The Perseid Meteor Shower was last night, so I jumped in the truck and went to visit Ed and Kathy at Mt. Meadows -- a dark site at the top of a mountain near Lost River. From where I am in Edinburg, Mt. Meadows is only about 28 miles away, but that only applies if you are a crow and in flight. Driving is a bit longer, and takes a little over an hour because there is no road from here to there. North-south, yes. East-west, no, not even twisy-turny-uppy-downy mountain roads.
Dark mountain tops are ideal for watching meteor showers, because the darker the sky, the more meteors you will see. Watching a meteor show is about as low-tech as it gets. You get a reclining chair, sit in it, look up. Repeat as necessary. Bathroom and snack breaks ARE allowed, but you will be sure to miss the best ones if you dawdle.
Smaller meteors look like streaking points of light that can span a few degrees or cover half the sky (your fist held at arms length will cover about ten degrees in the sky). Sometimes they are blue, sometimes yellow or red, but most are white. Sometimes you can even see fireballs. The date and even the time of the meteor shower can be predicted because the meteors are actually left over comet particles just sitting there in space, and we know when the earth will travel through them. When the particles collide with the atmosphere, we see a meteor trail. Here is the amazing part: most of the particles are smaller than a grain of sand! The meteor trail we see is created because an enormous amount of heat and energy is released when the particle strikes the atmosphere. And, FYI, if the piece of debris is large enough to survive entry without vaporizing (most aren't) it is then called a meteorite.
Last night's "shower" was a bit disappointing because the number of meteors was fairly low compared to other years. But the ones I saw were quite nice, and many streaked halfway across the sky. I was not able to capture any photos of meteors, but the one above is at Mountain Meadows, with Jupiter, the Constellation Scorpius, and the Milky Way. Jupiter is the brightest object in the photo, a little less than half way down, and to the right of the vertical center line. To find Scorpius, start at Jupiter. You should see five stars that form an arc going from Jupiter to the right. This is the Scorpion's head. Midway through the arc, follow the line of stars that curves gently to the left, then down, then back up into a circular curve near the tree line. This is the scorpion's stinger. The Milky Way is the "clouds" running up the left side of the photo. In sky legend, Scorpius is the killer of Orion, so the gods placed the two constellations exactly opposite in the sky so they could never again meet (or even be seen at the same time by Earthly observers).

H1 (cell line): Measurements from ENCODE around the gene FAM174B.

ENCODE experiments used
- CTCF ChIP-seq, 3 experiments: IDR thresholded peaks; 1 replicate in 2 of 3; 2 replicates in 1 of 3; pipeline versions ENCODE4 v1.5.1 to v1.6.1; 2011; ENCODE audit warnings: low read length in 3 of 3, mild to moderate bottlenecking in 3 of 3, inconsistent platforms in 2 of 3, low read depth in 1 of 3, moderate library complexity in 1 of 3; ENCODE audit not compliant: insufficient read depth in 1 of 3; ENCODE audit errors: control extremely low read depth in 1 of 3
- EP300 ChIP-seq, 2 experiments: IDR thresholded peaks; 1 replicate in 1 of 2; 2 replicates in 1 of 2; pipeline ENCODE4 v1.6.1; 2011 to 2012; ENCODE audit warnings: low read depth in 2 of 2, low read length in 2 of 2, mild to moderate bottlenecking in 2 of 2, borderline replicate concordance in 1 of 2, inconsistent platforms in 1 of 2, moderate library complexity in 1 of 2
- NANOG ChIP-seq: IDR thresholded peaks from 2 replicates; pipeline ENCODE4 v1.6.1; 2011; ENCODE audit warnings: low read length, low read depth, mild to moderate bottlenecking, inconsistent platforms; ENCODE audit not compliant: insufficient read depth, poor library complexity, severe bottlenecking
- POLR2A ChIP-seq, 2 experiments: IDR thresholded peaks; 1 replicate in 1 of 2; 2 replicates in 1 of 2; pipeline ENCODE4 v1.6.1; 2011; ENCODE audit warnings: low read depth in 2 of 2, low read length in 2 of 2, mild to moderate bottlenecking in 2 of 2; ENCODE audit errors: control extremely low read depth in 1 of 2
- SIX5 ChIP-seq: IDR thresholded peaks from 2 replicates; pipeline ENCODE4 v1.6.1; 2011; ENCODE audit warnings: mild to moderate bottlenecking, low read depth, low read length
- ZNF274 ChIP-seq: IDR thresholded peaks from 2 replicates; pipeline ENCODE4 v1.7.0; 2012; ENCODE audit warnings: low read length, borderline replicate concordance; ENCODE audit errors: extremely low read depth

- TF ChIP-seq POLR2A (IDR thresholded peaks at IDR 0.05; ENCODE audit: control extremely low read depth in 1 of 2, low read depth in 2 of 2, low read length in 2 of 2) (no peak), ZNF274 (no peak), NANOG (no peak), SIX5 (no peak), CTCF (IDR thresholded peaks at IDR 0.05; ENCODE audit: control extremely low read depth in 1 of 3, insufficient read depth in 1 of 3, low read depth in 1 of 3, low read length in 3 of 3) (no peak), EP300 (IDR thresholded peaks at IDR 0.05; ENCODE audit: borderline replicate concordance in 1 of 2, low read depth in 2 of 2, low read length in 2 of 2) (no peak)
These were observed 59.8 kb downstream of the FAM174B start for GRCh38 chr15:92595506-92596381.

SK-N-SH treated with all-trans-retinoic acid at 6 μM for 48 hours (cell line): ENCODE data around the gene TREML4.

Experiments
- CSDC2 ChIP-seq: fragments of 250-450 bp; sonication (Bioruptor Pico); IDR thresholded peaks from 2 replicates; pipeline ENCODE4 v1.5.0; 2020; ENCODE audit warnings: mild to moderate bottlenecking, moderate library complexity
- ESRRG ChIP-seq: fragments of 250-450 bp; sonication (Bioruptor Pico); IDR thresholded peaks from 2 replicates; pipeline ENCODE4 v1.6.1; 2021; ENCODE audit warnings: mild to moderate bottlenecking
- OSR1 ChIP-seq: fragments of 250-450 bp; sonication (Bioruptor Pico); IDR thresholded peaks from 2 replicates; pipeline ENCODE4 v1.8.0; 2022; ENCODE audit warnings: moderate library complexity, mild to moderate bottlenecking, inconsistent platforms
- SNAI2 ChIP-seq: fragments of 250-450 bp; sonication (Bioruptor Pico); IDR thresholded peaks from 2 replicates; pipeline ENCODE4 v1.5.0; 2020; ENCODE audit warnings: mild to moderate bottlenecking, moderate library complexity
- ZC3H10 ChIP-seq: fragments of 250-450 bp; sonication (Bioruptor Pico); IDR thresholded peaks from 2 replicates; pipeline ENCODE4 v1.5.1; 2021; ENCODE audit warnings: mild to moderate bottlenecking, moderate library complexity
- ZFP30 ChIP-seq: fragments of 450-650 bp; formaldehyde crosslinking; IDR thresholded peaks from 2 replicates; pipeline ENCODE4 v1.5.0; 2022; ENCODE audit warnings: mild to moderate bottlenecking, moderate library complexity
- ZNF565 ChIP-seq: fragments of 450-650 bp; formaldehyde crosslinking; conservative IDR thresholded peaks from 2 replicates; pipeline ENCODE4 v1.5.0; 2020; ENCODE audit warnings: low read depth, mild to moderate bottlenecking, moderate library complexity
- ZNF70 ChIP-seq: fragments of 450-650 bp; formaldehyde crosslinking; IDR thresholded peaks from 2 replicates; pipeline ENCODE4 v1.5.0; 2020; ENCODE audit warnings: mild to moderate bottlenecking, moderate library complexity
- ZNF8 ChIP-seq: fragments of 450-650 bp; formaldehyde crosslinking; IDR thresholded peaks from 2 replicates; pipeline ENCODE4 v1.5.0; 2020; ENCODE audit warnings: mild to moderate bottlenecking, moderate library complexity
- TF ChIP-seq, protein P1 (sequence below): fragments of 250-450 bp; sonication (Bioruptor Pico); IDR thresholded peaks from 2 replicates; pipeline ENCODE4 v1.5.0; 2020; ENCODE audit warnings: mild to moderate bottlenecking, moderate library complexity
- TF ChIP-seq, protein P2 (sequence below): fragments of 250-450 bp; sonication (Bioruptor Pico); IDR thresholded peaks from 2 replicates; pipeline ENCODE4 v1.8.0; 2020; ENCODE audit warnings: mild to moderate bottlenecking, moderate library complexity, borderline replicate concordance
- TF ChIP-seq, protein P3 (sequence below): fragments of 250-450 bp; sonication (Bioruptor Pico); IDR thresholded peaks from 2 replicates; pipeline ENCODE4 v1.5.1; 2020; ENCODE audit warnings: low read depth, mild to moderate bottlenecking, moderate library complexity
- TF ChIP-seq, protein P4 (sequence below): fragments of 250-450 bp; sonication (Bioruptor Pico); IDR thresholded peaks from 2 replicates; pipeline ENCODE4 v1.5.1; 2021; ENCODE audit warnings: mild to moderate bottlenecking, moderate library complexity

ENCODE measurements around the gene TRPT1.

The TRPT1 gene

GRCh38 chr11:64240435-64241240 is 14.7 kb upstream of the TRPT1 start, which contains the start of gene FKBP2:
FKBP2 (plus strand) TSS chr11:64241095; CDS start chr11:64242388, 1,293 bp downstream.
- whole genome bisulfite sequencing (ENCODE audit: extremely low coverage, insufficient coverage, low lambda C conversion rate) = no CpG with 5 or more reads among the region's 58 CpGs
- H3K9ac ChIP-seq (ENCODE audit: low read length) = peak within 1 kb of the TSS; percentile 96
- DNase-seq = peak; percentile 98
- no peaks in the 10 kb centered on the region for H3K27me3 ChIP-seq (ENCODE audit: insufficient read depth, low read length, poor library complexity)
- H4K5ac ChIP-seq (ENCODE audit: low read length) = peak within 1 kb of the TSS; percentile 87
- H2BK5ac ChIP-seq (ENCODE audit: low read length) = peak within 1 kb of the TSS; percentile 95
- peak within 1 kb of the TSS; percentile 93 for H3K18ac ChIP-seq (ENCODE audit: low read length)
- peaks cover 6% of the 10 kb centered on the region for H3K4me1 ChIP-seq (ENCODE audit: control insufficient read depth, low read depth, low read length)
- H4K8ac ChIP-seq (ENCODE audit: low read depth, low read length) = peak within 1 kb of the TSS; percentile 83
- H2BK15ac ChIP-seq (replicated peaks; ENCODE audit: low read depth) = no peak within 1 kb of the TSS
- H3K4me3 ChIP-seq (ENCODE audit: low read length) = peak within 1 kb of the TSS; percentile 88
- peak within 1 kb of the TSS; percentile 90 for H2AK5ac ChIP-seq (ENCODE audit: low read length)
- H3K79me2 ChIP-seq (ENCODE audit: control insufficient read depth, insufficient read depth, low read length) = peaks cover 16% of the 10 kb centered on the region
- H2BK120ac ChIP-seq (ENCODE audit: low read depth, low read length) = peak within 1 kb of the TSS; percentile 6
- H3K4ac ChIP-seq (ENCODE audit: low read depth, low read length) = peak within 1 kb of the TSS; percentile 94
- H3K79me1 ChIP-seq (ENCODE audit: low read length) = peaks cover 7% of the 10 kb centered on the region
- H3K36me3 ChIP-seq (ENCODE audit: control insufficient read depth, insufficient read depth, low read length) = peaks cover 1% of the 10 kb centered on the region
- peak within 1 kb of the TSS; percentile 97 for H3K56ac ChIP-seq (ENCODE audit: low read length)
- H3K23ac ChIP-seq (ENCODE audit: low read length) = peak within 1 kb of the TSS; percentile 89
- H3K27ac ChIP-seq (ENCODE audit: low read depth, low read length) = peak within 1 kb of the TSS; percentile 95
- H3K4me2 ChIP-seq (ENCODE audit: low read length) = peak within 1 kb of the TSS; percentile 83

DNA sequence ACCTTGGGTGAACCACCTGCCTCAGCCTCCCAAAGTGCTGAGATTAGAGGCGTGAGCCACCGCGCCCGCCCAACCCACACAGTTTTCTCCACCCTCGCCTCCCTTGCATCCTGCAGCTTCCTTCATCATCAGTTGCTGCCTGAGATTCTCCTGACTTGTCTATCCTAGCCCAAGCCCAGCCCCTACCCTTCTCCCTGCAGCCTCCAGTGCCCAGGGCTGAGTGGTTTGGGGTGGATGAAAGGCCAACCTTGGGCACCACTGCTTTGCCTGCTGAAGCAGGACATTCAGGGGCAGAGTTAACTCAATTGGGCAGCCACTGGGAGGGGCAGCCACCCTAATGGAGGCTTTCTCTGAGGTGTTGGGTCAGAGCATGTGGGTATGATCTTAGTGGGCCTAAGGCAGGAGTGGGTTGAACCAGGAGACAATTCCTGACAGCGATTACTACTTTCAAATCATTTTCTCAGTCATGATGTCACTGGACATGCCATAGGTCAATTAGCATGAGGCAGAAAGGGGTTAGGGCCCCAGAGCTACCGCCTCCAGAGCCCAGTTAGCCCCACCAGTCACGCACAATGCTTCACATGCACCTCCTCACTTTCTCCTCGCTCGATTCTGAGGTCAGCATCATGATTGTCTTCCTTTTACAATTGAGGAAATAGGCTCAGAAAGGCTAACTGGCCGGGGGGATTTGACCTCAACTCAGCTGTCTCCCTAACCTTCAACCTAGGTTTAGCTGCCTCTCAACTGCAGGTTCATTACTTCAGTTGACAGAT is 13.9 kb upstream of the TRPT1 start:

While waiting for sunset, we watched several Ruby Throated Hummingbirds visit a hummingbird feeder on the porch. Talk about small things with big energy! You hear them before you see them -- a low, droning, buzz is first -- this is the sound of their wings beating around 50 times a second as they zip through the air. They dart into the feeder, hover in the air, grab a sip of sugar-water, and flit off for the safety of a nearby tree. An ant, also attracted to the sugar water, got caught inside the feeder and wound up swimming, literally in circles, for at least 18 hours. When finally released, he seemed none worse for the workout. AntBuns of Steel now, I'm sure.
Monday morning I walked out to the balcony, and was "checked out" by one of the hummingbirds who hovered right in front of my face for several seconds. Why? I had a red shirt on! But he left quickly for the feeder -- guess I didn't pass the "sweetness" test!